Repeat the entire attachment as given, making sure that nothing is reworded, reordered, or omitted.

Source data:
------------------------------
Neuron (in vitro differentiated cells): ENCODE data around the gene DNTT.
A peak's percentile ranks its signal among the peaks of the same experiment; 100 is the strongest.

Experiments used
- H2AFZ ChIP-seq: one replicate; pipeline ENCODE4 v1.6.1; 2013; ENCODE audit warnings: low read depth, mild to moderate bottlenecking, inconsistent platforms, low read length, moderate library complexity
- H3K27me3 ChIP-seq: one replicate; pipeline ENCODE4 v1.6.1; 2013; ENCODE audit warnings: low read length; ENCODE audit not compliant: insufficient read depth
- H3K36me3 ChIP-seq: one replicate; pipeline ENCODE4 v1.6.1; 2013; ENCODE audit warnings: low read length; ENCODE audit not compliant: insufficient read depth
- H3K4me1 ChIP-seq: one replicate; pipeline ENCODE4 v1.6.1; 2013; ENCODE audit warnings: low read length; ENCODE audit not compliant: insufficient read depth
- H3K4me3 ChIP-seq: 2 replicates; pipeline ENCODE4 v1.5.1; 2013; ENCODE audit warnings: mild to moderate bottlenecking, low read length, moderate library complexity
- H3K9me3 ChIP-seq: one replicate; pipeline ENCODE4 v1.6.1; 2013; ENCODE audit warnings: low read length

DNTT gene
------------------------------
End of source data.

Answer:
Neuron (in vitro differentiated cells): ENCODE data around the gene DNTT.
A peak's percentile ranks its signal among the peaks of the same experiment; 100 is the strongest.

Experiments used
- H2AFZ ChIP-seq: one replicate; pipeline ENCODE4 v1.6.1; 2013; ENCODE audit warnings: low read depth, mild to moderate bottlenecking, inconsistent platforms, low read length, moderate library complexity
- H3K27me3 ChIP-seq: one replicate; pipeline ENCODE4 v1.6.1; 2013; ENCODE audit warnings: low read length; ENCODE audit not compliant: insufficient read depth
- H3K36me3 ChIP-seq: one replicate; pipeline ENCODE4 v1.6.1; 2013; ENCODE audit warnings: low read length; ENCODE audit not compliant: insufficient read depth
- H3K4me1 ChIP-seq: one replicate; pipeline ENCODE4 v1.6.1; 2013; ENCODE audit warnings: low read length; ENCODE audit not compliant: insufficient read depth
- H3K4me3 ChIP-seq: 2 replicates; pipeline ENCODE4 v1.5.1; 2013; ENCODE audit warnings: mild to moderate bottlenecking, low read length, moderate library complexity
- H3K9me3 ChIP-seq: one replicate; pipeline ENCODE4 v1.6.1; 2013; ENCODE audit warnings: low read length

DNTT gene